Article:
IntegratingTheThreads 4xgs - Case Study Professors given...

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Unformatted text preview: Case Study Professors given tour of large automotive g g parts processing plant (PP) Integrating the Threads Peter L. Jackson Professor School of O.R. and I.E. 2/17/2011 Supplier Parts Processing Plant (PP) Distribution Center (DC) Sh Shown charts of production history h f d i hi weeks of relative inactivity Dealer Repair Shop High variability: weeks of overtime follow 1 2/17/2011 Industrial Data and Systems Analysis Industrial Data and Systems Analysis 2 Data Analysis We suspect the problem is lot sizes p p The so-called "bullwhip effect" Lot sizes increase as you go up the supply chain and Data Analysis (cont'd) (cont d) Using SQL (wish we had a student to do all this): amplify the variability of demand Collect data ('000s of part numbers) By part number, sales rate from DC to dealers By part number, DC standard order quantity By part number, rack size (minimum supplier ship Simulate randomized DC sales Derive DC order stream on PP Round DC order stream to next largest rack quantity) piece By p y part number, standard production order q , p quantity y By part number, by workcenter, production hours per quantity Derive PP production orders A Aggregate b workcenter ( t by k t (convert t t to production hours) Import to MS Access 2/17/2011 Display results as graph 3 2/17/2011 Industrial Data and Systems Analysis Industrial Data and Systems Analysis 4 Source of Production Variability V i bilit Simulated Pipeline Ordering Activity 120 Production Hours Orde H ered 100 80 60 40 20 0 0 10 20 30 40 50 60 70 Simulated D Si l t d Day DC Sales DC Orders DC Orders by Rack Production Orders Obvious Conclusion Conclusion: "Oh, we do it to ourselves!" Production order quantities are a major source of variability Parts plant (PP) has control of production order quantities "We have seen the enemy and he is us." Pogo 2/17/2011 Industrial Data and Systems Analysis 5 2/17/2011 Industrial Data and Systems Analysis 6 Consequences of Large Lot Sizes Si Cost reduction due to batching g Avoidance of setup time and cost (This is a first order effect) Strategy to Reduce Production V i bilit P d ti Variability Cost increase due to batching Hidden costs Ex. Overtime to cope with unpredictable production loads (This is a second order effect) "Economics is the science of studying secondary and tertiary effects" Ludwig von effects Mises First order effects are usually obvious to everyone Economist should look beyond the obvious 2/17/2011 Industrial Data and Systems Analysis 7 2/17/2011 Industrial Data and Systems Analysis 8 The Strategy in Words Need to reduce production order quantities in The Value of Inventory Models Observe the role of inventory models in our y order t reduce th variability that is causing d to d the i bilit th t i i overtime But, must attack root cause (setup costs) for this to t work k Also, must be prepared to increase safety stock to buffer against demand variability since cycle stock has acted as buffer in the past In the long run, work to reduce supplier lead times so that safety stock can also be reduced Goal: leaner, smoother system with G l al th t ith dramatically lower overtime costs and inventory requirements Industrial Data and Systems Analysis 9 thinking Queueing theory ("decoupling stock") helps us to understand connection between lot sizes and variability Lot sizes exist for a reason; need to pursue root cause Large lots hide the need for safety stock; need to be prepared to i d t increase safety stock as l t sizes go d f t t k lot i down Safety stock exists for a reason: demand uncertainty and long lead times. Need to reduce lead times. It' not so much th t th f It's t h that the formulas will save us: l ill they simply guide us to be working on the right problems: setup costs and lead times. Industrial Data and Systems Analysis 10 2/17/2011 2/17/2011 Integrating the Threads What tools were useful? MS Access, SQL (joins and aggregations) MS Access macros (for simulation, see later in ( course) MS Excel (for charts) I Inventory f t formulas (f i t iti ) l (for intuition) IDEF0 (for visualizing strategy) 2/17/2011 Industrial Data and Systems Analysis 11 ...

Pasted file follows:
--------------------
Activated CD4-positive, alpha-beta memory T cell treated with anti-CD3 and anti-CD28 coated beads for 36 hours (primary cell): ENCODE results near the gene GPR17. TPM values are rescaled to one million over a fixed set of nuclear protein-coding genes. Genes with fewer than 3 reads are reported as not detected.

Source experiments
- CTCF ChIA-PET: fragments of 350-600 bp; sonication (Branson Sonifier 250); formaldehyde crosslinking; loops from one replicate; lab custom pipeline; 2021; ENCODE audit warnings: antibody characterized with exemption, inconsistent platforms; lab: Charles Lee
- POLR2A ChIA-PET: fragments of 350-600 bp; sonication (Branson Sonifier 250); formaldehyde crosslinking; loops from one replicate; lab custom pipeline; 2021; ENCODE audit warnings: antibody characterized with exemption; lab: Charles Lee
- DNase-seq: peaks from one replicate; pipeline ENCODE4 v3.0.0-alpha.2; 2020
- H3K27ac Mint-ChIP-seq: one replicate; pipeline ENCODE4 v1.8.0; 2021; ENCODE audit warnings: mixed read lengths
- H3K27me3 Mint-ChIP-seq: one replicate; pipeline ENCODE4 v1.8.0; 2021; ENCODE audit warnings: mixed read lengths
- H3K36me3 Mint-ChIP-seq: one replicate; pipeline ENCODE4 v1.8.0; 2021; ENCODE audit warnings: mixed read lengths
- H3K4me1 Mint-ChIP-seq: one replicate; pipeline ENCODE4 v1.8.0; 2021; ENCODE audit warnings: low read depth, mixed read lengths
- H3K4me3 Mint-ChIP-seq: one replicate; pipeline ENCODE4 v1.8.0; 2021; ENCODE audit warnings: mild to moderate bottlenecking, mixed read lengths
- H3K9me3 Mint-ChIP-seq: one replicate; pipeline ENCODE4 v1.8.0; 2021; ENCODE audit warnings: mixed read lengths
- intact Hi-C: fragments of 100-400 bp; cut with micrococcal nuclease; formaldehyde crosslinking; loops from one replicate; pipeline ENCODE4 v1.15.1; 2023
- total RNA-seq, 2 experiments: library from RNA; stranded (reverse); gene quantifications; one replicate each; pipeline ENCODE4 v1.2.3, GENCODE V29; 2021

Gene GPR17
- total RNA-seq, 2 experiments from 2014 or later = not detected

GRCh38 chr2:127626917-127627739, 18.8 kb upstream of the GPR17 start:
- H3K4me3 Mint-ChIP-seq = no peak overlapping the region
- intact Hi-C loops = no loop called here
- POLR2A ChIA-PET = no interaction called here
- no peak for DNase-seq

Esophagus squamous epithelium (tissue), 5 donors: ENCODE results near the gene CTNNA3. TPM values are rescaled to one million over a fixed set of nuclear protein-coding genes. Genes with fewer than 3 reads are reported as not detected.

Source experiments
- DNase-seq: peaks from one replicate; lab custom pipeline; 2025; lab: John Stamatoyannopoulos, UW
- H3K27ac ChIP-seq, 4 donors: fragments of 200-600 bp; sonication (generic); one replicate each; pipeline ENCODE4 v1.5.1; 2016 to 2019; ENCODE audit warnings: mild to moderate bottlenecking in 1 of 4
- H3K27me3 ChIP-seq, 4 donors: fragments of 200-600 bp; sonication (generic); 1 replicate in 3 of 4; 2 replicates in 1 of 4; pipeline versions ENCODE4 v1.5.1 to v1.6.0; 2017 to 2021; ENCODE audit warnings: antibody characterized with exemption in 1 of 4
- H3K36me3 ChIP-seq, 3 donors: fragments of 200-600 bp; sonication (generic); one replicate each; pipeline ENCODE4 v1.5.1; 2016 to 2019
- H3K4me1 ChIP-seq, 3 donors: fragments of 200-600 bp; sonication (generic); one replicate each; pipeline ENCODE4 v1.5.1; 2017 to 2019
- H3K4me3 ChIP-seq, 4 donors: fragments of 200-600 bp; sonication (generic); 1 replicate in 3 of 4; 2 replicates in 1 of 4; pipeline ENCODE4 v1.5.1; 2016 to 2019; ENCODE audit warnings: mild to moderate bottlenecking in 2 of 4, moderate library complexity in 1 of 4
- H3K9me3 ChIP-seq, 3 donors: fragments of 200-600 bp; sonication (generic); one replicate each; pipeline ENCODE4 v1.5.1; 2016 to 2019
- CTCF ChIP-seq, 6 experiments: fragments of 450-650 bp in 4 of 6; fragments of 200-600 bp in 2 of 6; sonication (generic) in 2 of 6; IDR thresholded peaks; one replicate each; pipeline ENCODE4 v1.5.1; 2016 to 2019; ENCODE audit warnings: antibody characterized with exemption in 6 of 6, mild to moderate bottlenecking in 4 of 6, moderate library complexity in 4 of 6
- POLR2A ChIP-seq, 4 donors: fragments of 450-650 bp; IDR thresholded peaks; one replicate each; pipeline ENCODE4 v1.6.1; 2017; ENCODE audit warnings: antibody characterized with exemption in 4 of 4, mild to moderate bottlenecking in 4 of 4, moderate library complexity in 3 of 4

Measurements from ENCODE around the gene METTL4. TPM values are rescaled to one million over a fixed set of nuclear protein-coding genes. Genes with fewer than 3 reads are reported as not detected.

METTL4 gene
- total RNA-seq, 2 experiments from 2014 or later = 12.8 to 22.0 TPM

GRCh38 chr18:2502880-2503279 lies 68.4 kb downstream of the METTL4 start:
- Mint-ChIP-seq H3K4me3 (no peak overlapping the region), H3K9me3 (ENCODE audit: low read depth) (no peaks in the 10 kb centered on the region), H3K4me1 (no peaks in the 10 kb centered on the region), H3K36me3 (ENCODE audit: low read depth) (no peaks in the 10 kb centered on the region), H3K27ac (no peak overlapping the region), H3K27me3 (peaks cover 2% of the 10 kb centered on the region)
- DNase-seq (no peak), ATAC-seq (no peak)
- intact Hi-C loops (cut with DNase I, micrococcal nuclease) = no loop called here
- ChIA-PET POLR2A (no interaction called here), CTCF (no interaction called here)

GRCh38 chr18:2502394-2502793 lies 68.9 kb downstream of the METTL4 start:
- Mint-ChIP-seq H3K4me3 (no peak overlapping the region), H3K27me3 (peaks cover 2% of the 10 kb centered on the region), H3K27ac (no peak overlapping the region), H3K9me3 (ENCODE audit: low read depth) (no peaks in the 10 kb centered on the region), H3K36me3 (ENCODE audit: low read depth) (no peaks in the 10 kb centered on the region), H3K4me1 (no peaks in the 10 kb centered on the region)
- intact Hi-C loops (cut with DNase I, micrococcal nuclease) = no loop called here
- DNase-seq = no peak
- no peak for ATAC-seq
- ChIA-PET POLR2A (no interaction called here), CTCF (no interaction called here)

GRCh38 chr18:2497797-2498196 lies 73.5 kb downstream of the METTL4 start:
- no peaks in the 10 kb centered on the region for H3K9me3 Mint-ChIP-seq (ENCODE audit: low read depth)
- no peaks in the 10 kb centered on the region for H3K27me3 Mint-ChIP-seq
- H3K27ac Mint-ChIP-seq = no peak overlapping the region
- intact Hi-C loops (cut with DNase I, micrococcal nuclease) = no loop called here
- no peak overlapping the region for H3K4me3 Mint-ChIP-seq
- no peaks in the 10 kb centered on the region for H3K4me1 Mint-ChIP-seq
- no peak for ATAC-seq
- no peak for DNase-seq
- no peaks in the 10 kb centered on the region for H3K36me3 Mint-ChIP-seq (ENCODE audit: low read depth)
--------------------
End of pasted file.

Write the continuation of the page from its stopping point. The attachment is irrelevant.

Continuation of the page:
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This note was uploaded on 03/18/2012 for the course ORIE 3120 taught by Professor Jackson during the Spring '09 term at Cornell University (Engineering School).

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